Overkill are without a doubt one of the most consistent and best Power Metal acts of our time. The band started their long career playing it heavy and never caved into the trends of the market as others did. This is one band that knows what they do well and they keep doing it. Bobby 'Blitz' Ellsworth has been there from the beginning and is still the frontman along with longtime bandmate D.D. Verni. I got the chance, which quite frankly I had wanted for a very long time, to talk to Bobby about the new album 'Killbox 13' and everything else Overkill. Hope you enjoy!

Heavy Metal Resource: Hi Bobby! Hey, I appreciate the time to interview. I am a longtime fan that goes back to the early days of Overkill, actually the 'Taking Over' era. It has actually been that long ago since I was able to catch you guys live with Megadeth.

Bobby Ellsworth: Yeah, it was the 'Peace Sells' tour.

HMR: I believe the Necros were there as well.

BE: Yeah, unbelievable.

HMR: Anyway, me and my group of friends felt that you guys stole the show that night.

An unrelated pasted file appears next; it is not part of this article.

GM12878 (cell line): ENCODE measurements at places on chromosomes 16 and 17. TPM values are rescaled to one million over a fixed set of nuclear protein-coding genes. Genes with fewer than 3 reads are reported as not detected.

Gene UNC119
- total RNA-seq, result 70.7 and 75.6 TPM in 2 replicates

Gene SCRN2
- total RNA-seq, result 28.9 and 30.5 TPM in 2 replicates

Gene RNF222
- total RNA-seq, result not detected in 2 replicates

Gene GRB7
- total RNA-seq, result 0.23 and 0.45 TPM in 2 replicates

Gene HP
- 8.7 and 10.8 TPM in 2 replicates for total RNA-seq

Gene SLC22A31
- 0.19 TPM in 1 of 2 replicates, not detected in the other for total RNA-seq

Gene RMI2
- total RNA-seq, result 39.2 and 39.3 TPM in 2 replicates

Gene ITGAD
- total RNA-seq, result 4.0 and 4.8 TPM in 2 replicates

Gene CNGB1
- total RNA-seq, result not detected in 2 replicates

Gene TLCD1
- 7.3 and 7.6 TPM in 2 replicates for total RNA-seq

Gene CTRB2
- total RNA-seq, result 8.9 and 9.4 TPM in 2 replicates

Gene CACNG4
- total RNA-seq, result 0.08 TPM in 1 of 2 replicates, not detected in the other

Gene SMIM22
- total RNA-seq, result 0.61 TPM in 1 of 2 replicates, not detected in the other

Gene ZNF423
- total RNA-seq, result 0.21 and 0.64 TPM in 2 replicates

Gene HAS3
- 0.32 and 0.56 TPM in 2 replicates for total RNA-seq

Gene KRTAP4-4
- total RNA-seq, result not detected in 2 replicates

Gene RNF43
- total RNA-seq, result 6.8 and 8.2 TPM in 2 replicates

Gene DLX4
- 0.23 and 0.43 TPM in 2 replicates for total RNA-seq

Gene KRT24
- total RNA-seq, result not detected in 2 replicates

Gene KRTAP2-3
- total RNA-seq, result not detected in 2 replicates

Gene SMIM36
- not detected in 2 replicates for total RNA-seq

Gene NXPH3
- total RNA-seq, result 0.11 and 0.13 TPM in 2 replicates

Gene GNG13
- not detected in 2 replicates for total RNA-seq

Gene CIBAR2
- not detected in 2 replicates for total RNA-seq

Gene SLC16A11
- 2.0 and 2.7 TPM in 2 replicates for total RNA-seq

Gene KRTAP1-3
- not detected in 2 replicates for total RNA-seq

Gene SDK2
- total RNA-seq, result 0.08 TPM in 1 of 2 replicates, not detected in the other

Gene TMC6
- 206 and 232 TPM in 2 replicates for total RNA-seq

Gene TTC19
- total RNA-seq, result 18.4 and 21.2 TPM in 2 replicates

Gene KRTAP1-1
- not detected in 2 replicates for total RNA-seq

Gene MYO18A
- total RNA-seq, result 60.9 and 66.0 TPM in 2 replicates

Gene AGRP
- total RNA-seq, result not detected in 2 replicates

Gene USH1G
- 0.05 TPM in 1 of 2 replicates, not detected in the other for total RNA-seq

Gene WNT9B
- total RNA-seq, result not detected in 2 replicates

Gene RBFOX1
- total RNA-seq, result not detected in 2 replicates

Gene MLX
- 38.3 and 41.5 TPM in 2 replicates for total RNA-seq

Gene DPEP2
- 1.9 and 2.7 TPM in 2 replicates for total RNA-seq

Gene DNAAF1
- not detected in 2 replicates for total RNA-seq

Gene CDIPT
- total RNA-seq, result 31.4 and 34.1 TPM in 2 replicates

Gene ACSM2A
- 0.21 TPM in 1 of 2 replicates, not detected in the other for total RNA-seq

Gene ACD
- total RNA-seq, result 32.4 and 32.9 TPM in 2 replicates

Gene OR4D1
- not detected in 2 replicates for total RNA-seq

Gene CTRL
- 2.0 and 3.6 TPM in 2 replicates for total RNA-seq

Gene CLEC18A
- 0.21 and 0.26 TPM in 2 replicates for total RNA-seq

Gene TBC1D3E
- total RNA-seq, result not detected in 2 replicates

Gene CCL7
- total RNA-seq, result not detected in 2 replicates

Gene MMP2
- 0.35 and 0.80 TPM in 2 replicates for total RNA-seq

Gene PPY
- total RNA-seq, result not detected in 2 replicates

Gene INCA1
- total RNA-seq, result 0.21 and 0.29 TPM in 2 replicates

BE: That was a great lineup for that tour. I remember that one.

HMR: Anyway, let's get to the interview. I wanted to start off by looking at the new album 'Killbox 13'. I believe it's been out since the 25th of March. How has it been recieved so far?

BE: Really good so far. Just need to see in a couple of months if the public picks up on it as positive as it was by the press. The press really seems to like it so far.

HMR: Do you keep an eye on sites like Amazon.com?

BE: Oh, sure. I think they get translated into Soundscan.

HMR: Okay, Amazon actually has a place for fans to review the album on the product page and the reviews on the album were pretty good. I think everyone was pretty happy with the album. It really is a good album and deserving of the credit fans are giving it. One thing about the album that I felt was worth pointing out was the tempo. It is not quite as heavy as say 'Bloodletting' or 'Necroshine'. As a matter of fact I felt the tempo was a little closer to 'I Hear Black'. Not to say that the songs are the same. It is also important to mention that there are some really heavy tracks on the album.

BE: You know, Overkill has always been a blend of what was and what is. I think on this record it is more of what was then what is. It's a blend of our past and our present. I think one of the distinct changes is the guitar playing. I don't think the intensity level is down. I think that it appears that way because of the way the songs are written. They are more hook laden. This record really is grass roots of a metal record across the board. It has more hook on it than 'Bloodletting' or 'Necroshine', but that is just my opinion. What we do is put as much as we can in. We don't forget where we come from. We keep the same standard we have for every record. The record just takes its own direction when we are writing it.